The present paper aims to model the interactional operation of heckling, which has received little attention in impoliteness and interaction studies, despite the fact that studying this phenomenon has various advantages for the analyst. In order to fill this knowledge gap, we approach heckling by combining Turner’s (1982) anthropological framework with Kádár’s interaction-based relational ritual theory (e.g. Kádár 2012, 2013; Kádár & Bax 2013). Following Turner, we define heckling as a ‘social drama’, which is evaluated by its watchers as ‘judges’. In accordance with Kádár’s relational ritual framework we argue that heckling is a mimetic ritualistic mini-performance, which is inherently interactional as it operates in the adjacent action pair of the heckler’s performance and the public speaker/performer’s counter-performance. Adopting Turner’s terminology, heckling is a ritualistic performance of ‘anti-structure’, i.e. it upsets the regular social – and consequently interactional – structure of a setting. Successful counter-performance is a ritual of ‘structure’, which restores the normal social structure of the event, as the public speaker/performer regains control over the interaction. Through the social actions of performance and counter-performance the heckled and the heckler aim to affiliate themselves with the audience, who are ‘metaparticipants’ of the ritualistic interaction, and with the watchers/listeners in the case of video/audio-recorded interactions, who can be defined as ‘lay observers’ (cf. Kádár & Haugh 2013). Approaching heckling as a theatrical type of relational ritual helps us capture various complexities of this phenomenon, such as its relationship with certain interactional settings and metaparticipant expectations/evaluations, and its interface with related phenomena such as impoliteness.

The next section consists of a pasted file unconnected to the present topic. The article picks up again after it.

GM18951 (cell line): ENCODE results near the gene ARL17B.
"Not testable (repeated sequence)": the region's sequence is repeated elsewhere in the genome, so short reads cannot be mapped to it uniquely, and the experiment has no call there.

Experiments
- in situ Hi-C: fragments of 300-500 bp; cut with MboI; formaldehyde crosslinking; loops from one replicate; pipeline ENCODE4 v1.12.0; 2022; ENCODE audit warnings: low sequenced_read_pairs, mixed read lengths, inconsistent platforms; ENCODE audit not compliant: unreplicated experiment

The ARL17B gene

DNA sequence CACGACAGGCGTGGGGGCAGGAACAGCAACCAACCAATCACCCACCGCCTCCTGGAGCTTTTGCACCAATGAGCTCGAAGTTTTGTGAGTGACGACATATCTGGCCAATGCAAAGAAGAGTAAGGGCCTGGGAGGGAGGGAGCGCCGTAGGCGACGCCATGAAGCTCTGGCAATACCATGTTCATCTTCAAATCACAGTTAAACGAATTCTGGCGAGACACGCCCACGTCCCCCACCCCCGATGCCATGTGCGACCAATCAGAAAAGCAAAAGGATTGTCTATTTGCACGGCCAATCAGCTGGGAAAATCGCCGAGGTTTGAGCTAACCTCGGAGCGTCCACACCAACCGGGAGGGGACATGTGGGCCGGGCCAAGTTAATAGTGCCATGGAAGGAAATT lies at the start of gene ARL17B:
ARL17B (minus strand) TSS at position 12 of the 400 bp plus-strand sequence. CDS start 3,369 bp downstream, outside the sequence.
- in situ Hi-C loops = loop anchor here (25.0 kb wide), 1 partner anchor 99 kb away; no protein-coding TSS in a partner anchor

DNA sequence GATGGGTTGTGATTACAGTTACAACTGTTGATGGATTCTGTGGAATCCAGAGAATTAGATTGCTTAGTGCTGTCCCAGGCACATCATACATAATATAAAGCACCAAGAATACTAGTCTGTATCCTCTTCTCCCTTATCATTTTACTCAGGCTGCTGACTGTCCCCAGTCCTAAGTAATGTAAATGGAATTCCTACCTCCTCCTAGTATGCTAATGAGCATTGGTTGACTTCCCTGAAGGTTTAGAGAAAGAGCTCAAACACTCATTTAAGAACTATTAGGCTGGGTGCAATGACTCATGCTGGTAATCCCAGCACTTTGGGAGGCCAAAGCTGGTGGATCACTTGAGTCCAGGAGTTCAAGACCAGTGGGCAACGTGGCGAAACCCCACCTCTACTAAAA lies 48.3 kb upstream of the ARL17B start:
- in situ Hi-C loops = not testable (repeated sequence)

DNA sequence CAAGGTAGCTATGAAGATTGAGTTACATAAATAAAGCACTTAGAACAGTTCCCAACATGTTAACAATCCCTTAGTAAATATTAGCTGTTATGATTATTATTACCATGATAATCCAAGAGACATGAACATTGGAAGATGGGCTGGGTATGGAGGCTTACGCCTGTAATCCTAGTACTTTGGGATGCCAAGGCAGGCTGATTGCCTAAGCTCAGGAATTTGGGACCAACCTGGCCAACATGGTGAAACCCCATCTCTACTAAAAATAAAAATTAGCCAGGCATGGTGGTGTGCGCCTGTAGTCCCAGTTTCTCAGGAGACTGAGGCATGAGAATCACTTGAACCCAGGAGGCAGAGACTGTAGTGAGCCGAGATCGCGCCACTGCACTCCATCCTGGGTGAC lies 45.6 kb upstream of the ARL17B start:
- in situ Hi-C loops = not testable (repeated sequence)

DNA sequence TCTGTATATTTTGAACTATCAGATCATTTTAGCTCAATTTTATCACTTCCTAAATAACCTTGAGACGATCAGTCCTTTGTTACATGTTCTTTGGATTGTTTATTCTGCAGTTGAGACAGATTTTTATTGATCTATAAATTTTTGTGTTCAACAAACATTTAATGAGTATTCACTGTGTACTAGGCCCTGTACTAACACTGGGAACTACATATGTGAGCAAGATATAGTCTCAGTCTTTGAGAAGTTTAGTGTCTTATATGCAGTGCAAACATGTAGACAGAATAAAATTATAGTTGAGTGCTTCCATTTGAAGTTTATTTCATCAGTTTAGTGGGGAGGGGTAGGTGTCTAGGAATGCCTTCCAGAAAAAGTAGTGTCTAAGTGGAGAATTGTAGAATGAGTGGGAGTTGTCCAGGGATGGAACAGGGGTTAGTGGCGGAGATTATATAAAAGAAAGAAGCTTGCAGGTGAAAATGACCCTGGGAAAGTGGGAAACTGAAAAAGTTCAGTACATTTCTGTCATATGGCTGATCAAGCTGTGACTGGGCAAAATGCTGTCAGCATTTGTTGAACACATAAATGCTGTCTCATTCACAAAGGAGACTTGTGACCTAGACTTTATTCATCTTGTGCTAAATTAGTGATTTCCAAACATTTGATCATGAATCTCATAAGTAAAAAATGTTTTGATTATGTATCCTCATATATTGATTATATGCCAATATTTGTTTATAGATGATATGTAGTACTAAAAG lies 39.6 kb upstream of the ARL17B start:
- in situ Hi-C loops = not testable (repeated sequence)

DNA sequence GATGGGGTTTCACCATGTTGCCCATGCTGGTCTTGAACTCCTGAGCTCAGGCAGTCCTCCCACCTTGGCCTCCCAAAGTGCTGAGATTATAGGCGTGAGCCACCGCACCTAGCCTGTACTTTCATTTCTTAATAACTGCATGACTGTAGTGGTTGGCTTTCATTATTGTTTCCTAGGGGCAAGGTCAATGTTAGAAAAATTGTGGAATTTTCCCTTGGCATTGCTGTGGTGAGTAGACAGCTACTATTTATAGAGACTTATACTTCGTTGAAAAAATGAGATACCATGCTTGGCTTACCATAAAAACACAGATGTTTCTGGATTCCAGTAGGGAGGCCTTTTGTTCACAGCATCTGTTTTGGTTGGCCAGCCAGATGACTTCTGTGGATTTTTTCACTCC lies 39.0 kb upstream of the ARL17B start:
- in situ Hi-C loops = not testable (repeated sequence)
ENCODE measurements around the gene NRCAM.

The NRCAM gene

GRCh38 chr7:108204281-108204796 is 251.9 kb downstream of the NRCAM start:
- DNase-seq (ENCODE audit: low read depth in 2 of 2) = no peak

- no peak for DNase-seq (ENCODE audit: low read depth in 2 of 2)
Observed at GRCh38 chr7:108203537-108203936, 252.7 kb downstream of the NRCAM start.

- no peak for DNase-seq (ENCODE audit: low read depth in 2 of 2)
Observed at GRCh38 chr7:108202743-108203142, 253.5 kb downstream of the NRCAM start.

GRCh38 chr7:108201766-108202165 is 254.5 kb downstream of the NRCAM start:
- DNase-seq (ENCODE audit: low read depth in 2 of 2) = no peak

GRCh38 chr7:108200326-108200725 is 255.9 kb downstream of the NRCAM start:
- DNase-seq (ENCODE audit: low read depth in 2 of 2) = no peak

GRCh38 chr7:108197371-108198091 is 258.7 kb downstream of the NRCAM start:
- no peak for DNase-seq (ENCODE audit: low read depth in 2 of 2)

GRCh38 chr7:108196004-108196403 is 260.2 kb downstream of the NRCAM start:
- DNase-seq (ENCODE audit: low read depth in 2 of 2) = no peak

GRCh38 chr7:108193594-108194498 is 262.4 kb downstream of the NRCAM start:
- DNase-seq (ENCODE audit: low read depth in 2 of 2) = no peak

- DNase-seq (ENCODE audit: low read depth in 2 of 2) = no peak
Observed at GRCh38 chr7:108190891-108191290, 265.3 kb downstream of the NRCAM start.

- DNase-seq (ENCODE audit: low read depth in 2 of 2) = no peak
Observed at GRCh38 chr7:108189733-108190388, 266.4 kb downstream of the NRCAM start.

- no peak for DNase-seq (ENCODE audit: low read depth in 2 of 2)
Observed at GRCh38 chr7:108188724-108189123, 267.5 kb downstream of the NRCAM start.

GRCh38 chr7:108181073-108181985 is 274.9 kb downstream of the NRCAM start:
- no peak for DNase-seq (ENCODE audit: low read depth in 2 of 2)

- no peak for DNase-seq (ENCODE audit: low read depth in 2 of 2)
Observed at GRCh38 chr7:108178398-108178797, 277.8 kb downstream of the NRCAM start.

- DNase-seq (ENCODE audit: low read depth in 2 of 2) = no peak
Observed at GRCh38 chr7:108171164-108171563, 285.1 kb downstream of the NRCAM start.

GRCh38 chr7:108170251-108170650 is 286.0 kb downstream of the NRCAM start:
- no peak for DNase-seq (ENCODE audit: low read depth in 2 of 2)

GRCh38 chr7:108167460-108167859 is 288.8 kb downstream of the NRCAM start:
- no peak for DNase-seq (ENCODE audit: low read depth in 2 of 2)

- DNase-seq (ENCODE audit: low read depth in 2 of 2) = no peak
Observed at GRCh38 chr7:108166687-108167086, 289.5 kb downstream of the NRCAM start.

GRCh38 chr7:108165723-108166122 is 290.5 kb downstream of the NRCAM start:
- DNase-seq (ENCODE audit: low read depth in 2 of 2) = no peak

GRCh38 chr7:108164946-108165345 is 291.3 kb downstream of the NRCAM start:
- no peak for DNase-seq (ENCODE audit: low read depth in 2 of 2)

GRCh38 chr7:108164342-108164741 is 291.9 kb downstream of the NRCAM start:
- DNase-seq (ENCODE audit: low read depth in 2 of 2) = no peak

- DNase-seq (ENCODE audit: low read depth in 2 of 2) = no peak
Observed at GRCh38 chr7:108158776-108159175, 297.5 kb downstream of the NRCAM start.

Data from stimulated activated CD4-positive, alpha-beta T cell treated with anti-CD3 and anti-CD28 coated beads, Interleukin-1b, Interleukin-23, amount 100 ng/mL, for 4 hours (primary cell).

|Number of pages||31|
|Publication status||Published - 2 Jun 2016|